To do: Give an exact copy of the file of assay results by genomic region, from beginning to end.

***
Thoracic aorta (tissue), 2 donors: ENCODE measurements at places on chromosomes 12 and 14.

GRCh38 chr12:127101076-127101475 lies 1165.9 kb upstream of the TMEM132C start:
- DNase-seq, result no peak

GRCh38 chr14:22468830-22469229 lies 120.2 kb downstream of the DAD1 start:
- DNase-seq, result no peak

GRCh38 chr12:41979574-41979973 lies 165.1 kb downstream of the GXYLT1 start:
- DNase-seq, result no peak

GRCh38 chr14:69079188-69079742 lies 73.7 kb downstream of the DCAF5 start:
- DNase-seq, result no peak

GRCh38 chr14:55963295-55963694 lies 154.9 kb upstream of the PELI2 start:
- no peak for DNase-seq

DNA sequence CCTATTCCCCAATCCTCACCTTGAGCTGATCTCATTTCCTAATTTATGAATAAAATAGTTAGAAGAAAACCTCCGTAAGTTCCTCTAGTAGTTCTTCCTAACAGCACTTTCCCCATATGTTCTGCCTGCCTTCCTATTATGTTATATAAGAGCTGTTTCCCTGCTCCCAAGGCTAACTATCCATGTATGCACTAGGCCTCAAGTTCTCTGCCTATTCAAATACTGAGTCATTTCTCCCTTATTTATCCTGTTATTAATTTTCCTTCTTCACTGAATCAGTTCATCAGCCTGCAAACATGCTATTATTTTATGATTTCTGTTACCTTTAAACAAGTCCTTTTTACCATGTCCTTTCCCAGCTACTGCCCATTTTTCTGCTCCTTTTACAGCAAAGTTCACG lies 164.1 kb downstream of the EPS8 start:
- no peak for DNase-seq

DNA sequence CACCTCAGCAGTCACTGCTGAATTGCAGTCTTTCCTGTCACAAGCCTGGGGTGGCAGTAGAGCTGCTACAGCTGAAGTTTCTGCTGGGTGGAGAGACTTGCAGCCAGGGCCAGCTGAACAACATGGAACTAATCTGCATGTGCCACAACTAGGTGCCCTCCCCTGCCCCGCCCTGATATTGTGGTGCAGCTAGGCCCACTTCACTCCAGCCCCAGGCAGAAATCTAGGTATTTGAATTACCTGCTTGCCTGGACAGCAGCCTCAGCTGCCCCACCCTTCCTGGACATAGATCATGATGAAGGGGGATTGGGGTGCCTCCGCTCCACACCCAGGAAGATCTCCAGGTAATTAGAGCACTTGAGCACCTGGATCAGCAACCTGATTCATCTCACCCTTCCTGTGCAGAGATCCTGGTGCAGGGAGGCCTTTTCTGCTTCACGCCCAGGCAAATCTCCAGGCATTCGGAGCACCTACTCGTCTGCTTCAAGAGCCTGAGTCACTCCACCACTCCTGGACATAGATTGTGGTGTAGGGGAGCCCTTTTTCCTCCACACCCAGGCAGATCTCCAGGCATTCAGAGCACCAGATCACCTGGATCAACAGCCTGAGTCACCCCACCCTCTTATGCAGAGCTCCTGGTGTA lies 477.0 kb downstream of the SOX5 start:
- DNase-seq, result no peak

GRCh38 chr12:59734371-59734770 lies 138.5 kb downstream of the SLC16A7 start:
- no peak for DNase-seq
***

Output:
Thoracic aorta (tissue), 2 donors: ENCODE measurements at places on chromosomes 12 and 14.

GRCh38 chr12:127101076-127101475 lies 1165.9 kb upstream of the TMEM132C start:
- DNase-seq, result no peak

GRCh38 chr14:22468830-22469229 lies 120.2 kb downstream of the DAD1 start:
- DNase-seq, result no peak

GRCh38 chr12:41979574-41979973 lies 165.1 kb downstream of the GXYLT1 start:
- DNase-seq, result no peak

GRCh38 chr14:69079188-69079742 lies 73.7 kb downstream of the DCAF5 start:
- DNase-seq, result no peak

GRCh38 chr14:55963295-55963694 lies 154.9 kb upstream of the PELI2 start:
- no peak for DNase-seq

DNA sequence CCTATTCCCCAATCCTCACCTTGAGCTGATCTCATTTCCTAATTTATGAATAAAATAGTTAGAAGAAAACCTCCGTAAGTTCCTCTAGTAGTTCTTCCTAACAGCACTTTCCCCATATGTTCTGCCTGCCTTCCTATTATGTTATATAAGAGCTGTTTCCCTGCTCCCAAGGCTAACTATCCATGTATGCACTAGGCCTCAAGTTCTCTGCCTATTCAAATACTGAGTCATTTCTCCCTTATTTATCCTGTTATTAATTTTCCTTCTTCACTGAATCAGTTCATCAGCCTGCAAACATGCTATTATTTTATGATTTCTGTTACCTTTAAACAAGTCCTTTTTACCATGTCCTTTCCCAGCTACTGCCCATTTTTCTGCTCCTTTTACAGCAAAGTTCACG lies 164.1 kb downstream of the EPS8 start:
- no peak for DNase-seq

DNA sequence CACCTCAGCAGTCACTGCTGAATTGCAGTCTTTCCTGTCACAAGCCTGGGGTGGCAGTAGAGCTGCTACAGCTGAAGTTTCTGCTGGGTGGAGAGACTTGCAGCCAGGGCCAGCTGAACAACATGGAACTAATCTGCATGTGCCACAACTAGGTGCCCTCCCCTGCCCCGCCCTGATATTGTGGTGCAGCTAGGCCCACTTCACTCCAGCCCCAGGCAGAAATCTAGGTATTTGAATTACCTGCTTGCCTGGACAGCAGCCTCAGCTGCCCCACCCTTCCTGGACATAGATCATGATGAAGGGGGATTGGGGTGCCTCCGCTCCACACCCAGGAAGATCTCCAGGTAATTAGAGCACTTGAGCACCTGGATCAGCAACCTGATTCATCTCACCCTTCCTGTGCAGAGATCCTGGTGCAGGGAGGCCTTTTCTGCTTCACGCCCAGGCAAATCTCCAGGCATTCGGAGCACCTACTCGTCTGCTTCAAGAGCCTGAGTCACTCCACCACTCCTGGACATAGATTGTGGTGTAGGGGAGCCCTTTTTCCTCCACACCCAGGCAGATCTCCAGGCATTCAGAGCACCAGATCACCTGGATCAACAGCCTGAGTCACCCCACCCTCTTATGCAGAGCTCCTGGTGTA lies 477.0 kb downstream of the SOX5 start:
- DNase-seq, result no peak

GRCh38 chr12:59734371-59734770 lies 138.5 kb downstream of the SLC16A7 start:
- no peak for DNase-seq